“It wasn’t arrogant, it was just scrappy — and we didn’t have four reporters anyway,” he laughed.

Like the song says, you don’t know what you’ve got until it’s gone. And this year that’s TIFF on the streets of TO.

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The Sandman release date confirmed for 2022

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Neil Gaiman’s The Sandman is a beloved modern classic. The comic book series–centered on Morpheus, the Dream King, and his quest to reclaim his power after being imprisoned–is getting its own Netflix adaptation.

The streamer has been the home of more than one high profile fantasy over the last few years. In 2019, The Witcher snagged mainstream pop culture’s attention and is set to do so again with its second season on Dec. 17. Earlier this year, Shadow and Bone took the top fantasy spot on Netflix, and it looks like The Sandman will do the same in 2022.

On Tuesday, Nov. 30, Netflix Geeked announced more than a handful of upcoming titles for subscribers to expect next year.

Sandwiched in-between Resident Evil and Stranger Things season 4 was The Sandman. So, it won’t be too much longer before fans can binge watch the 11 episode season which will cover storylines from the first two volumes of the comic book series, Preludes and Nocturnes and The Doll’s House, according to Rotten Tomatoes.

Here’s when the series could land on Netflix.

The Sandman release date predictions

What’s on Netflix reports that filming wrapped on The Sandman in July. As such we’re likely see the series launch its freshman run in either the spring or early summer 2022. We’ll keep you posted on more release date news as it comes in.

For information on The Sandman cast, including their character descriptions, click through to the next page for a rundown of who will make an appearance in season one.

Wondering if a new season of your favorite genre series is coming to Netflix in 2022? Check out the full list of announced Netflix originals hitting the platform next year including Mike Flanagan’s upcoming series, The Midnight Club, and the third season of Umbrella Academy!

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Trump tested positive for Covid before Biden debate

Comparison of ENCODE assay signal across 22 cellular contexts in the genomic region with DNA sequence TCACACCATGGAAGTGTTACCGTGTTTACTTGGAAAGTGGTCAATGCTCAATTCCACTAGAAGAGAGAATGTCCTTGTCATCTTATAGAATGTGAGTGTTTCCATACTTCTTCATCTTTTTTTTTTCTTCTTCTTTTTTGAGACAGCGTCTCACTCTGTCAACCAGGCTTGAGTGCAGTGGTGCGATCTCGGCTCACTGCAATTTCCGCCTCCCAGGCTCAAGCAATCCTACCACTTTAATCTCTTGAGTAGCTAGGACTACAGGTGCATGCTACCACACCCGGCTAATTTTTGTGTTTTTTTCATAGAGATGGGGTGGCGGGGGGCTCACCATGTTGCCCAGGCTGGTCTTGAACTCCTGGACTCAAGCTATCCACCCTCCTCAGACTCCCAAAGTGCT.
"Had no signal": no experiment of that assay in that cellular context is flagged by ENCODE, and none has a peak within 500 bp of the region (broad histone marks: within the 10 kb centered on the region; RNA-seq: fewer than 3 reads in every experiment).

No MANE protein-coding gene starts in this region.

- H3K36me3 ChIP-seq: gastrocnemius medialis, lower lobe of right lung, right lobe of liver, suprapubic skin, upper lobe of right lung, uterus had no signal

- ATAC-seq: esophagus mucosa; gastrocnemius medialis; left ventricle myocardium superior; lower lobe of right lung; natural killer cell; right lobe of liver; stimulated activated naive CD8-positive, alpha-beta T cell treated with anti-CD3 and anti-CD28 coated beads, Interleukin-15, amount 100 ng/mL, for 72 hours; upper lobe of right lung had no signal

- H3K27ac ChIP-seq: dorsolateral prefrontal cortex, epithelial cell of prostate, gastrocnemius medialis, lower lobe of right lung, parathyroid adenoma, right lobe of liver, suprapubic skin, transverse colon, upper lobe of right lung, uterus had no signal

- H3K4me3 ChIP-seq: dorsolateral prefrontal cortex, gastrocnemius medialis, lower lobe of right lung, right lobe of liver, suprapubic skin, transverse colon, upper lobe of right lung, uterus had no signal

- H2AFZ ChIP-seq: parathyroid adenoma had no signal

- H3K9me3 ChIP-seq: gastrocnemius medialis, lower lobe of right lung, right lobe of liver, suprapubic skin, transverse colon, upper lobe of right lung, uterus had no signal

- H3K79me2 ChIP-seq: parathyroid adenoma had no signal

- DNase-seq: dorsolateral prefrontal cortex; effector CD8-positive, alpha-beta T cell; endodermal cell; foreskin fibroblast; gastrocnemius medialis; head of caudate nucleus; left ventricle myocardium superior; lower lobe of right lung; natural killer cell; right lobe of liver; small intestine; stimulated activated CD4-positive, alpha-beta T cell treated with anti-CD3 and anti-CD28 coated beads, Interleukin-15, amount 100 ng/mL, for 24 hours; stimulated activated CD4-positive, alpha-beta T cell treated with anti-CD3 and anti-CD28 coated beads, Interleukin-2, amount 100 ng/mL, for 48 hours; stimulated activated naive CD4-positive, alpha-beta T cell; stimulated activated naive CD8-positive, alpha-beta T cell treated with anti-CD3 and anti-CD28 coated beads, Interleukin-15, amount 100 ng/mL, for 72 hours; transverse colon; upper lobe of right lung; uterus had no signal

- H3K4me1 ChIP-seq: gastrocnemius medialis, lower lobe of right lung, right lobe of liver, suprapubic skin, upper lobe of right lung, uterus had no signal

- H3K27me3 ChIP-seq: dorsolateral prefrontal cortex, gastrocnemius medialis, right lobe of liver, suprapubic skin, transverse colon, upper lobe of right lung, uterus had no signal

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WHO says South Africa hospitalizations rising, omicron severity unclear

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Hospitalizations are rising across South Africa, but it’s still too early to know whether the omicron variant is driving an increase in severe Covid-19 cases, according to the World Health Organization.

Maria Van Kerkhove, Covid technical lead for the WHO, said Wednesday that some patients infected with omicron are showing mild symptoms, but there are also reports of cases in which the disease becomes more severe. Hospitalizations could be rising due to a general increase in Covid cases and not necessarily because omicron is more lethal, Van Kerkhove said.

“With regards to severity, there are studies that are underway looking at hospitalizations, looking at those individuals who are hospitalized, whether or not they have this variant or not,” Van Kerkhove told reporters during an update in Geneva. “We’re also getting a picture of some of the cases that are detected in other countries.”

The WHO reported Wednesday that 23 countries have identified omicron cases so far, up from 18 just two days ago, and that number is expected to rise in the coming days and weeks. The United States has not yet detected the variant, but White House chief medical advisor Dr. Anthony Fauci has said it’s a matter of time before omicron is sequenced in America.

Van Kerkhove said there are early indications that omicron is more infectious, and the WHO expects to have more information on the variant’s transmissibility within days.